That starts from building the right channels and managing the whole process to get the right talents. That really is a big task for the recruitment team.
Lydia: You brought up a very important point which is the usage of more tools in the recruitment process itself and transitioning that form a manual based work process towards automation.
In that sense..
What impact do you think these technologies or tools would have on the recruitment process in your country?
Parichat: I think the work for recruiting has become much more complex…
And as we were just discussing the dynamic and change of the talents and how to find the right talents has become more complex.
The fact is..
Recruiters are still dealing with a lot of manual work: spending a lot of time trying to go here and there, and a lot of time trying to discuss and trying to understand the role requirements.
A lot of time is lost doing many things which means that the recruiter does not have time to spend on finding the right talents.
Therefore it is important for the recruiter to use the tools. Tools starting from advertising the role by leveraging the digital sphere. Using tools to manage CV’s through the entire recruitment process.
I think this is a must with the current digital world and that will help recruiting to become more efficient and successful.
Lydia: Tools certainly come in handy.
You see more and more people adopting tools such as the application system like ours at Manatal.
On that note, many of the companies especially in the start-up scene are all tech companies.
In fact, all companies today have to be tech companies in some format.
What would you say might be the top three challenges that tech recruitment faces today?
Parichat: I think number one would be the recruitment time.
The time in which the vacancy is identified to the time the role is filled.
I have also seen the trend of hiring time has become longer which is worrying.
In the past, you would recruit for one role, you received the CV and the applicant goes for one or two interviews and they get the job.
Nowadays, there are a few interviews plus an assessment so that means internally the recruiter has to deal with many stakeholders and a longer process which means more work for everyone.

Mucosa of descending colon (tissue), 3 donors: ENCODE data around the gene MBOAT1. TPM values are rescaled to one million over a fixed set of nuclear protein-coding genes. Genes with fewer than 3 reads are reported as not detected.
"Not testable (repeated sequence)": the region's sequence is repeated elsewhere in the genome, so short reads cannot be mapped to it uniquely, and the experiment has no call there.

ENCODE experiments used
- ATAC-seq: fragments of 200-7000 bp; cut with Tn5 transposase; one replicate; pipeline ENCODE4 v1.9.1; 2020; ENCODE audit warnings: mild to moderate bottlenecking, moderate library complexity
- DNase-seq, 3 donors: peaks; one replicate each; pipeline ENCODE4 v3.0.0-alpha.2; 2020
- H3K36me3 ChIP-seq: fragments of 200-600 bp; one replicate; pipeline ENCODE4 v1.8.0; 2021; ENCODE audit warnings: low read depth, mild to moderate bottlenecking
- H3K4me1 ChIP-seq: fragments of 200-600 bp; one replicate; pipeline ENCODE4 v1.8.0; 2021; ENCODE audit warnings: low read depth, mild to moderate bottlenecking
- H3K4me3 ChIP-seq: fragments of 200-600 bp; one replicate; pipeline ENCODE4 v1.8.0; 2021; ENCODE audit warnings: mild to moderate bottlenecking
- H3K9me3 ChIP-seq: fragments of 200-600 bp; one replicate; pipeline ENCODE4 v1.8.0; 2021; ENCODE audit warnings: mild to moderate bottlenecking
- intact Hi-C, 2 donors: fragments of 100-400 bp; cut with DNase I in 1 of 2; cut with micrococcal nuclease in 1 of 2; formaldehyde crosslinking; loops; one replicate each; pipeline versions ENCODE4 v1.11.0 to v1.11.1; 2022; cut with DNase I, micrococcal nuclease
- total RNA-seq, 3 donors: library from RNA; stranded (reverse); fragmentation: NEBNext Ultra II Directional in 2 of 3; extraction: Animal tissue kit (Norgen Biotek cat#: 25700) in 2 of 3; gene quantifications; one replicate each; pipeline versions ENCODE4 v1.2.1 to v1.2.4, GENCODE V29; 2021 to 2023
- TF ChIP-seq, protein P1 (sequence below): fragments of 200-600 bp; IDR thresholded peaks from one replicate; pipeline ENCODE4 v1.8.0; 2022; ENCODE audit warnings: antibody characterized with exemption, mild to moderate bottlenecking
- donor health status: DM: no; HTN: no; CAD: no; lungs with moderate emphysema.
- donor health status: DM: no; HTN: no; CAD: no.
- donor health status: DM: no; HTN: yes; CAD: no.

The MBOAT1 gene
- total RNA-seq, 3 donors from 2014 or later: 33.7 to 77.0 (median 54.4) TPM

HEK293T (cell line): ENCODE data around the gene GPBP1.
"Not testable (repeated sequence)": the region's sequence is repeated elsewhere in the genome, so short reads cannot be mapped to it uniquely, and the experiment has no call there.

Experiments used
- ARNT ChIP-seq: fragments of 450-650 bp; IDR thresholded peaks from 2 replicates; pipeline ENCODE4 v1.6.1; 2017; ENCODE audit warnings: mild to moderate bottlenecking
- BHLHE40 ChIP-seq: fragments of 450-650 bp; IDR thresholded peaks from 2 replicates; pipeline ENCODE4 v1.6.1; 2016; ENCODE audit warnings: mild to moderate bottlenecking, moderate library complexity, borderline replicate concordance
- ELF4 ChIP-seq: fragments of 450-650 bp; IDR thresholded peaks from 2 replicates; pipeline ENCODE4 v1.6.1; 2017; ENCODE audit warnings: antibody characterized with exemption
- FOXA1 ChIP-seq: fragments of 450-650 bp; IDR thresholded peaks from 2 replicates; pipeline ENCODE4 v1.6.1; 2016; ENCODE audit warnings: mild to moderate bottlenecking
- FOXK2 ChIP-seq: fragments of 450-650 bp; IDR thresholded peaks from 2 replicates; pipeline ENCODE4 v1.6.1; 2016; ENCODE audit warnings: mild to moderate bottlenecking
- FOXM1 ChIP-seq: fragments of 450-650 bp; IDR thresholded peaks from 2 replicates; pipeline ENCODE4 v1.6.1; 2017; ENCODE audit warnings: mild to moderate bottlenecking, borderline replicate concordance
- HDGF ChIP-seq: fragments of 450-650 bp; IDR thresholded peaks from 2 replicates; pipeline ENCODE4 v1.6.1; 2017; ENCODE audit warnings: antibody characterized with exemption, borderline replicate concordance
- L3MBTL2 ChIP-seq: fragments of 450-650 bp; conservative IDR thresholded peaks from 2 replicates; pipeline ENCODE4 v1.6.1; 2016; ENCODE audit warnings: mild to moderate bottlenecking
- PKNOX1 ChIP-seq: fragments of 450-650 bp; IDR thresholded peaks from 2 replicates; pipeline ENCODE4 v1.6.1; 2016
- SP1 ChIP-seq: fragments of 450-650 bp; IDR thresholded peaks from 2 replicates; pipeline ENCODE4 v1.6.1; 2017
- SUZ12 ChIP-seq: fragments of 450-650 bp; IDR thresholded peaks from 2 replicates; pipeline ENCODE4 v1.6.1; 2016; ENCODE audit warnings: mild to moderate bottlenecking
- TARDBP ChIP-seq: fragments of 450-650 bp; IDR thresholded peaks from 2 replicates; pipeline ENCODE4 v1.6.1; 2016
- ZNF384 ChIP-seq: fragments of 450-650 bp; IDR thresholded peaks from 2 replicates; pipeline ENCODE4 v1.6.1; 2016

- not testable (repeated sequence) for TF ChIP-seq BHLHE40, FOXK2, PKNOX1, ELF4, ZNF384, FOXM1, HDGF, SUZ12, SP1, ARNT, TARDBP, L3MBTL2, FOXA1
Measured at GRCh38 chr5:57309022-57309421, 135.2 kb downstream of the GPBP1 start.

It is also not competitive. The applicant could lose interest.
In addition to that, there is also the trend of having a few assessments before the work starts and that adds to the hiring time where the average hiring time becomes longer.
The second challenge is the amount of administrative work that the recruiting team or headhunter has to do.
They need to manage internally and externally: working with external recruiters.
It is a task that is a burden on a recruiter on top of finding the right talent.
The last challenge is how to find the right talent.
How to attract the right talent at the right time and right moment?
Which tools to use?
How to promote the company?
How to build the talent pipeline?
How to keep them interested and get back to them when there is a right role for them?
Those kinds of challenges are what is happening right now.
Lydia: Those are very pertinent points.
What would you say might be a work around that?
Using technological tools would be one.
How should recruiters work around that?
Parichat: I think recruiters have to try to find the tools that will help them.
Nowadays, there are many tools and steps such as hiring.
Finding the right digital tools will save a lot of time and improve efficiency.
This would be my advice to make the best out of recruiting.
Lydia: Talent is everywhere, especially in the tech scene.
They may not necessarily be in the same location so more companies are looking for international talent.
With hybrid work and hyper connectivity, how should recruiters be thinking about hiring the right talent internationally?
Parichat: Besides getting the right talent, it would be to acquire knowledge on how to integrate the new international talent into the company.
That kind of skill is something the recruiter can work on to get more international talent for a company.
Lydia: That’s from a recruiters perspective.
There’s so much we spoke about that a recruiter should in terms of getting the right candidate, steps into, its…
Let’s talk about the hiring manager in this instance.
In your experience, what might be the role of the hiring manager in making sure the right candidate gets through and stays?
Any best practices you’d like to share?
Parichat: I really love this question because I come from both sides.